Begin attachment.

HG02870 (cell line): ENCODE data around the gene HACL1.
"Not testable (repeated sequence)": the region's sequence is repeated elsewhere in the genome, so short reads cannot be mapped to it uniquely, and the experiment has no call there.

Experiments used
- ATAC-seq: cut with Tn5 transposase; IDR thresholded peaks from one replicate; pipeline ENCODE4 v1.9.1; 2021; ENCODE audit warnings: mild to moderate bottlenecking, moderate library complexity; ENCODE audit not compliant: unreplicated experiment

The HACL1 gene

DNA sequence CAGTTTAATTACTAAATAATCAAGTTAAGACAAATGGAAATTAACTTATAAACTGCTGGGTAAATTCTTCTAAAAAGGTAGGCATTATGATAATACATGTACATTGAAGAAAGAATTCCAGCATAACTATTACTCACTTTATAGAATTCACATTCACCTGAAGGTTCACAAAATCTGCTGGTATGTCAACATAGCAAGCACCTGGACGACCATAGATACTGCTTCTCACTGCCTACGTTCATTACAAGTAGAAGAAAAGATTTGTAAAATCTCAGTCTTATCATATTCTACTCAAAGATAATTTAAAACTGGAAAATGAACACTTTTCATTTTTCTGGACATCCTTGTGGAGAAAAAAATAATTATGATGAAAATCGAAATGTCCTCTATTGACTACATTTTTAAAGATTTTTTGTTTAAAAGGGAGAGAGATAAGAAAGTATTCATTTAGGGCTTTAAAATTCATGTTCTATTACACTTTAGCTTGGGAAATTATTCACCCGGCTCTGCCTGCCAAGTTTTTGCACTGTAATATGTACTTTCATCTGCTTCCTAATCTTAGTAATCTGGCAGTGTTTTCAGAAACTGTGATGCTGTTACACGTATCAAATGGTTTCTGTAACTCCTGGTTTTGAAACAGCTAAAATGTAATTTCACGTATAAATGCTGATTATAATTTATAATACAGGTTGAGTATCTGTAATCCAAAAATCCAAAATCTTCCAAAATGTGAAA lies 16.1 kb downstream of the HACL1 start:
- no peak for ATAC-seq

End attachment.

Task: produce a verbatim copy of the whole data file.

HG02870 (cell line): ENCODE data around the gene HACL1.
"Not testable (repeated sequence)": the region's sequence is repeated elsewhere in the genome, so short reads cannot be mapped to it uniquely, and the experiment has no call there.

Experiments used
- ATAC-seq: cut with Tn5 transposase; IDR thresholded peaks from one replicate; pipeline ENCODE4 v1.9.1; 2021; ENCODE audit warnings: mild to moderate bottlenecking, moderate library complexity; ENCODE audit not compliant: unreplicated experiment

The HACL1 gene

DNA sequence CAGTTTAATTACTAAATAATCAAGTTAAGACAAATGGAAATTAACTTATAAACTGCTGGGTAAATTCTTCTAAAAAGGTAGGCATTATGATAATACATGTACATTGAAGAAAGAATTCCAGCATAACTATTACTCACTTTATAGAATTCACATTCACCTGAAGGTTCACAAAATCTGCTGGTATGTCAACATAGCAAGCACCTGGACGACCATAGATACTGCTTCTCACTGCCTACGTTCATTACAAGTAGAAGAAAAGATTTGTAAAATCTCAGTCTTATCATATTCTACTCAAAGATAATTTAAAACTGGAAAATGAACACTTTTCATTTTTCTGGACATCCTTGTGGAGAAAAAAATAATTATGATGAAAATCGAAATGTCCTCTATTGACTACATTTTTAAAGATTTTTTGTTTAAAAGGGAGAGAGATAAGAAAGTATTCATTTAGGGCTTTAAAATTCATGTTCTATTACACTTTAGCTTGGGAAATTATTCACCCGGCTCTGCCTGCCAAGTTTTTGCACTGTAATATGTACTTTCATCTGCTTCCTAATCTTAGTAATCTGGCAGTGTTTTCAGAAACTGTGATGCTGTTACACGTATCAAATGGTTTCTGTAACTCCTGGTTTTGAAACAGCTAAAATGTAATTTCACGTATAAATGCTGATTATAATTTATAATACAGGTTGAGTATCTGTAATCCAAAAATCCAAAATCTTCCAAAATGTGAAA lies 16.1 kb downstream of the HACL1 start:
- no peak for ATAC-seq